“Messy Math: Transferring Mathematical Knowledge & Strategies into Doing Science”, Ann Arden.
Ann’s been sharing a prep room with the physics teacher, 4U. Students aren’t recognizing d=vt+0.5at^2 as quadratic in t, or want to change t into x. (Note: actual equation has “delta” on d and t, with vector arrows on d, v, a.) Or equation v=root(Gm/r), to isolate r they don’t square to remove root (they start by multiplying). Yet isolating variables is Grade 9.

Noted that this is the homework question from the math text that we would normally skip. Not suggesting we assign it - but do it on board? Can also ask the question “how is solving for r different than solving for G”. This is an issue post-secondary. Nipissing University has a site:

Other problems: Students don’t know deltas, they don’t know subscripts. Both of these are used in defining slope, again Grade 9. For chemistry, when asked a question and told to “include units” one student write “units”. We should talk units in math, not chuck them. Also in chem, concentration is square brackets [], and ln isn’t “one-n”, it’s base e.

”Using Google Quizzes for Formative Assessment”, Bradley Pinhey
Has used the quizzes in Data Management. For units, and also for review - if you can do the standard deviation question, no need to review that. Limited to multiple choice and checkboxes. Questions can come from Mastery Sets for MDM 4U and NY State Regents exams. Example:

”Puzzles, Proof and Problems”, Michael Campbell
Mike some manipulatives for proving the Pythagorean Theorem, after a Grade 9 student asked “show me why”. Place all red (a square and four triangles) onto the blue square, covering it. Remove the red square (which is c-squared) and rearrange what’s left to show two blue squares (which turn out to be a-squared and b-squared, equivalent to what was removed). An alternative cutout (see image) had a different shape using a and b lengths to rearrange for the proof.

I also wandered by the COMA table and other displays here. Chatted with Ian Winter, who is using Google Docs for Data Management, in terms of creating graphs, etc.

”Balancing Skills and Problem Solving in Academic Classes”, Shawn Godin
There are pros and cons to Problem Based Teaching. Shawn tried implementation in Grade 10. A focus on quadratic algebra would split a skill into stages, moving from concrete to abstract. Example: Factoring with tiles, all positives. Then with negatives. Then factoring using the grid. Then factoring with algebra. Then factoring of any degree (not only quad). There are quizzes of six questions to move between stages. An issue arises when students are at different stages at different times; it can be more work, not less.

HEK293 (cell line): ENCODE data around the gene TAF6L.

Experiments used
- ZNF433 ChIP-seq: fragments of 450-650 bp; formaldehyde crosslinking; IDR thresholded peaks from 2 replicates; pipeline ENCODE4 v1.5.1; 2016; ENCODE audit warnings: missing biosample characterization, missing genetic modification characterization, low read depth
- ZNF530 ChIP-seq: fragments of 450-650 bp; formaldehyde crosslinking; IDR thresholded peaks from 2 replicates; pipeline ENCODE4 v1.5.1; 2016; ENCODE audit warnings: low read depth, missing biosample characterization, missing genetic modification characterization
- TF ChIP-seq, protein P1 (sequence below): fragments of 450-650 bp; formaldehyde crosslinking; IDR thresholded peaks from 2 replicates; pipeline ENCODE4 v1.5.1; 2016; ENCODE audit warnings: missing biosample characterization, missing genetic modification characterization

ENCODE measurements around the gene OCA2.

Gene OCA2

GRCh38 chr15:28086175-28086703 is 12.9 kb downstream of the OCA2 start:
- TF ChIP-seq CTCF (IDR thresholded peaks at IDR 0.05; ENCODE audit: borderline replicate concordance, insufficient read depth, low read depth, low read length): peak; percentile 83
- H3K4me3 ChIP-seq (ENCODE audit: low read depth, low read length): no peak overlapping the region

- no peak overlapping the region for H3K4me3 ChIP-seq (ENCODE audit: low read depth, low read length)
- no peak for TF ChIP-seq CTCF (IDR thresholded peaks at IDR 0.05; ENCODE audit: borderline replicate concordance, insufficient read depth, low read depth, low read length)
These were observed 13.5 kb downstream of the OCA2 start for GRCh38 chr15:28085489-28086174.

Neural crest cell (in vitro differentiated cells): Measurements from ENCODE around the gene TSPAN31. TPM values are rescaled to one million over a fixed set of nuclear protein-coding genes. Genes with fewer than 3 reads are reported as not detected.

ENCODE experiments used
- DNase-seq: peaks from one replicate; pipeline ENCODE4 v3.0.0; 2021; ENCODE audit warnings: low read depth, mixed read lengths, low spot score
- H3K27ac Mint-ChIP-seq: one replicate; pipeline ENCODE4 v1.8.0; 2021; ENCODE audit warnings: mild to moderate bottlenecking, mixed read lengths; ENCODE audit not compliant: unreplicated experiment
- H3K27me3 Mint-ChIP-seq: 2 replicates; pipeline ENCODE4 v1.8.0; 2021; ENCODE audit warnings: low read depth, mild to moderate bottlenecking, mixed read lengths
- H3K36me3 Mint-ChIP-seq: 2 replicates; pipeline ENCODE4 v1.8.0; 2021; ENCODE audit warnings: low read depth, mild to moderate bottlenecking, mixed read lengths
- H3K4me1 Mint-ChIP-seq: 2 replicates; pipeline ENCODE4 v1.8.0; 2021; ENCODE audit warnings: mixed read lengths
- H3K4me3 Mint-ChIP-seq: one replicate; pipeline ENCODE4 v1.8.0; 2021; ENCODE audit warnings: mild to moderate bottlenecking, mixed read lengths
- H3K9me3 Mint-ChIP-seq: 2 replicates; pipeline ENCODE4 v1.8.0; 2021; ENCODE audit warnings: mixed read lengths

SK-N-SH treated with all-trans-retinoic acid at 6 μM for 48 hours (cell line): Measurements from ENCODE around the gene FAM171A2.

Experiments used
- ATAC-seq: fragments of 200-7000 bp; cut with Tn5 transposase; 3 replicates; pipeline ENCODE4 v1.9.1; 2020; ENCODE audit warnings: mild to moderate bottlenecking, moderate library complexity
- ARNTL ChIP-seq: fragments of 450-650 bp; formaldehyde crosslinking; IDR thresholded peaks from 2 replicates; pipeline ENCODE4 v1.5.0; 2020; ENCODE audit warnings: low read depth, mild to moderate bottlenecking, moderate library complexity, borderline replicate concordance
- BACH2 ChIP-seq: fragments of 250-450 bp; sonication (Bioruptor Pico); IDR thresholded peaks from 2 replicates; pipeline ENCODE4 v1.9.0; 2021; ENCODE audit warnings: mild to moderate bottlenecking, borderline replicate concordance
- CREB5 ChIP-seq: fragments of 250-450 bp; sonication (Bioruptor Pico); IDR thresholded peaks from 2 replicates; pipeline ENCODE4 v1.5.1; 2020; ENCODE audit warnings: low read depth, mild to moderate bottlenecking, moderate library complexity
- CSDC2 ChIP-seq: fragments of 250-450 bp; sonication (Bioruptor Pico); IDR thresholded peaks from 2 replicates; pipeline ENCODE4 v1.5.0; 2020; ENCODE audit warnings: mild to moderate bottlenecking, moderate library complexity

Version two was done for Grade 9. Version three is moving towards self-regulation, having a skill list, tracking skill level using green/yellow/red, and with a portfolio summative. Plan going forwards is to not give homework, expect work to be done on topics to improve skill. Good problems can come from CEMC and Crux Mathematica.


The first thing after that sharing session was the keynote, delivered by Peter Liljedahl. I placed that into a separate post, for a quick and easy reference.

Next was an “unconference”. Two timeslots, a board for post-it notes to link topics to rooms, much like an edCamp. Most people seemed to be staring at when I approached, and not feeling like going to one of the three options, I put up “MDM 4U Data Discussion/Share” and went to room 312.

Two people dropped by - the person currently teaching Data at my school, and Bradley (from the carousels above). “How to lie with charts” has good deceptive graphs, and I need to do a better job of organizing my directory. It was also mentioned that Pisa scores are interesting when correlated, but SATs are more iffy, some states have low participation rates to factor in.

For the second slot, I went to the room on “Activity based learning”; some were still talking “Useful apps”. Like EZSolver (works like TVM) and talk of Desmos and turning off grids. The “Activity Based” seemed to be Alex O talking with JP about his card tossing, but I knew them and knew about that already so wandered back to the board. Met up with Nour and we went to “Assessing math practices”.

Pierre Trancemontagne had proposed the topic. (From French board office, CEPEO.) Someone else was there too. Talked of how teaching to the test, never a good thing, yet can show increase of performance. Teaching from the textbook, you’re not focussed on EQAO, but that doesn’t mean the textbook is richer.

Pierre mentioned that the newer practices is easier to implement when there’s fewer numbers than in a larger board. He works with 8 French schools, whereas on the English side there’s 50 schools (and Catholic board which has funds). For EQAO in Grade 6, number sense was higher in French board vs English; thoughts were that on French side the standard algorithm is held back until Gr 5/6. More “personal algorithms” used. In fact, in discussing with Pierre later, there’s a few other differences, like “Proportional Reasoning” in Grade 4. Apparently the 2005 curriculum revamp was done in parallel for languages, not integrated.